ii. R's answer was that A was running across the road when the accident happened. It was likely that he slipped forwards, and, moments later, was hit by the car. A accepted that, if those facts were established, the claim would fail, because R would not have seen A until it was too late to avoid him (paragraph 6).


In paragraphs 7–11 the Judge explained how difficult it is for litigants and the courts to find out what has happened from evidence about fast-moving and traumatic events. In many cases, ‘it is simply not possible to conclude with absolute precision what occurred’. The court did not have to be certain, but had to come to a ‘reasoned view as to the most probable explanation’. In many accidents, there was a range of ‘confounding factors’ which make a ‘precise reconstruction of events impossible’. This was such a case. The event had only lasted a few seconds. It was not recorded in any way. The few eye witnesses saw it from different positions. There was little ‘hard evidence’, such as ‘extensive damage to the car that would enable ready reconstruction’. A's injuries did not give clear answers to the core questions, nor, for reasons which the Judge was to explain, did the evidence of the accident reconstruction experts (paragraph 8).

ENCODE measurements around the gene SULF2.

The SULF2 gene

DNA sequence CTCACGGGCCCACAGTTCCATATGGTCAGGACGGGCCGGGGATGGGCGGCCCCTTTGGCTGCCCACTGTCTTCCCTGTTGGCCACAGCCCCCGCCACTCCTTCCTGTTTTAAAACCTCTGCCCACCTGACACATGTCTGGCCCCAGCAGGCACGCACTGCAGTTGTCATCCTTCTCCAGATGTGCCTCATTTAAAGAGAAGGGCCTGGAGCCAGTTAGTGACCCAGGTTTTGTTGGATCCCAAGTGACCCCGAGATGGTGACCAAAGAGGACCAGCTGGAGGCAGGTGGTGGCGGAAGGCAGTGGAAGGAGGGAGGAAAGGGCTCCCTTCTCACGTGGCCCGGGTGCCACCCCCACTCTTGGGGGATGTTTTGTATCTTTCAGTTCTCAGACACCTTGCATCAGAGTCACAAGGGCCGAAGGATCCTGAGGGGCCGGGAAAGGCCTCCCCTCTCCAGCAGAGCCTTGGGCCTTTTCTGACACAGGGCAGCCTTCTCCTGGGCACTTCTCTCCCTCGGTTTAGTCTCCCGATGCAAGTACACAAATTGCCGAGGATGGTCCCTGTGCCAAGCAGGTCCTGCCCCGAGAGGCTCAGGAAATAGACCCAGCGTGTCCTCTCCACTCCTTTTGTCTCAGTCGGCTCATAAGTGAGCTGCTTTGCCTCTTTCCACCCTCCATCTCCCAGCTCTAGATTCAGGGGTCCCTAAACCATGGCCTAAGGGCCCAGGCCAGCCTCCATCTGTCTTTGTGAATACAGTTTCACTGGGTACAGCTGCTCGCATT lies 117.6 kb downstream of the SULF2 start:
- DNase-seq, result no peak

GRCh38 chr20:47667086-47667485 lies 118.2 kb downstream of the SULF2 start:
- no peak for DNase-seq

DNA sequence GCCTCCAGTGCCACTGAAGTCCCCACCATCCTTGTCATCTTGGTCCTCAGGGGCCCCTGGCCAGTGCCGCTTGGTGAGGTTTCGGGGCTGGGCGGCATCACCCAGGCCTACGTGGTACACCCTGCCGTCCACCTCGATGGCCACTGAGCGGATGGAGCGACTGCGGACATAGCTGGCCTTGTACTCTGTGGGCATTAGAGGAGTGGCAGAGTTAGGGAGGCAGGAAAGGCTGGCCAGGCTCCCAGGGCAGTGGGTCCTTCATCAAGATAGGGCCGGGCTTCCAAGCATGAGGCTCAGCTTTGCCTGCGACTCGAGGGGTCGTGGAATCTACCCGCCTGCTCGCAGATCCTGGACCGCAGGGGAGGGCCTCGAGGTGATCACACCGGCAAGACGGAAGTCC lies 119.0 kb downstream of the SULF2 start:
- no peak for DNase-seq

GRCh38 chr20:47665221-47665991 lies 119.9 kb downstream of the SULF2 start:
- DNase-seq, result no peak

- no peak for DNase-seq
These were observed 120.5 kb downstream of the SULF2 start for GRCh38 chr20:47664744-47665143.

In order to find the ‘most probable’ answers to the core questions, the court had to look at the available evidence as a whole. The court had to understand the layout of the scene, and to ‘identify any objective facts which might act as lodestars by which more subjective opinion and recollection can be tested’. The court had to scrutinise the evidence of the witnesses of fact and of the experts, in court and in their written statement. The court also had to apply ‘a fair dose of common sense’ (paragraph 9).


The background facts were that just before 8am on 7 October 2015, A who was 11 years old, had set off to walk to school with his best friend, Nicholas Stannard. He had just started at secondary school. His parents, who had ‘instilled into him a need always to take care when crossing roads’ now allowed him to walk to school with his friends. A lived on a long road with a single carriageway. Near his house the road is called Hill Pound Road, and there is only a pavement on the side of the road opposite his house. The speed limit is 30mph and is clearly marked. A little further south, the speed limit is 40 mph. Nicholas Stannard had been dropped at A's house that morning. They set off from A's house by crossing the road to the pavement on the opposite side. When they got to the pavement, A told Nicholas Stannard that he had forgotten his rugby boots, and that he needed to go home to get them. He re-crossed the road while Nicholas Stannard waited for him on the pavement.